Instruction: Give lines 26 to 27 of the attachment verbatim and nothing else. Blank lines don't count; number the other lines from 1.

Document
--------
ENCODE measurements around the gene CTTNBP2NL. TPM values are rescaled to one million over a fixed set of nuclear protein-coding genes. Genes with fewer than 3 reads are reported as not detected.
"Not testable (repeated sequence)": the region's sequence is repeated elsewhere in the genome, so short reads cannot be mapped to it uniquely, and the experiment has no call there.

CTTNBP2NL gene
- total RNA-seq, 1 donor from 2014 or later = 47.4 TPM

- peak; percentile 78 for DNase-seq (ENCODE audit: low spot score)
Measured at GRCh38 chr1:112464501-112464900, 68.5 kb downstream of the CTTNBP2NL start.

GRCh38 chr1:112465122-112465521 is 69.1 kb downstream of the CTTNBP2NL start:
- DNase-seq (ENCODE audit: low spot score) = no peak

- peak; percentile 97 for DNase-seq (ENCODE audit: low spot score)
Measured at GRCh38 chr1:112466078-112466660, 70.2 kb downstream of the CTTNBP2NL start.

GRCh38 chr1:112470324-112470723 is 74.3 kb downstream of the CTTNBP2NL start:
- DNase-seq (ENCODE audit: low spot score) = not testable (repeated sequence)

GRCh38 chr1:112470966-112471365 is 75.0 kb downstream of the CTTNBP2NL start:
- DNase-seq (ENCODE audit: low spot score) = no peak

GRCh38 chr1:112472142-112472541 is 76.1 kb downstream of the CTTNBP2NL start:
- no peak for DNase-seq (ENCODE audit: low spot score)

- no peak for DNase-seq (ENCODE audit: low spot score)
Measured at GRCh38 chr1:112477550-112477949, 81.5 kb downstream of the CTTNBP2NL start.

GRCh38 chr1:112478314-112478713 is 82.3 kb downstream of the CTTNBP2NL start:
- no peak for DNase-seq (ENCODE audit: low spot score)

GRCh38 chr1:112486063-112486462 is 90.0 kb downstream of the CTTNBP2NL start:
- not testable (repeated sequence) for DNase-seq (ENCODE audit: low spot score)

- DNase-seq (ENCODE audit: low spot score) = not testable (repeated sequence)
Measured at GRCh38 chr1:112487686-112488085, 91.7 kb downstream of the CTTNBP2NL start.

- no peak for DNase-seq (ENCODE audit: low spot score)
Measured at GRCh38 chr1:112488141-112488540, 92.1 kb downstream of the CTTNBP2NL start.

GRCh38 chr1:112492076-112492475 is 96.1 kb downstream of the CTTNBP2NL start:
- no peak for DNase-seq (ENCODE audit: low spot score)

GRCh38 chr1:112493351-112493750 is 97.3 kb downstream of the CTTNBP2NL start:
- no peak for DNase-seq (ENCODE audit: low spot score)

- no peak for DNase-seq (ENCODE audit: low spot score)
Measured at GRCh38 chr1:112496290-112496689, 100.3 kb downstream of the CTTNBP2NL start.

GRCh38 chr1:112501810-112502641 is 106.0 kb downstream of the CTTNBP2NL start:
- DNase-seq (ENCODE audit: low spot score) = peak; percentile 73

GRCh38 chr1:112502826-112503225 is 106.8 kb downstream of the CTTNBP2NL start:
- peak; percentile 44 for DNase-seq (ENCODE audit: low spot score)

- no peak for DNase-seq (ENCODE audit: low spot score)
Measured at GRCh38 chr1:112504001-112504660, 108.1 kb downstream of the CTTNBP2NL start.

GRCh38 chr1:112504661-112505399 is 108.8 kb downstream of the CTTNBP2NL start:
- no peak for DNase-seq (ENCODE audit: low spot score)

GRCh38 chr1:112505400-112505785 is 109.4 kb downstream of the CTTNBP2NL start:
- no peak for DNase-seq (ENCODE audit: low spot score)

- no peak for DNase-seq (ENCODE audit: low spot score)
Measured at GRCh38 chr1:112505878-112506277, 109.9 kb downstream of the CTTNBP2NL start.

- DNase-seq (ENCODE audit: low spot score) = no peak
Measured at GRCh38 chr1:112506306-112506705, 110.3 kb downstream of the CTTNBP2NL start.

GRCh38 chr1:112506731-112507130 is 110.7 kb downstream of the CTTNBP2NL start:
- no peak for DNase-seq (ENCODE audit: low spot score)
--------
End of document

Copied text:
Measured at GRCh38 chr1:112488141-112488540, 92.1 kb downstream of the CTTNBP2NL start.

GRCh38 chr1:112492076-112492475 is 96.1 kb downstream of the CTTNBP2NL start: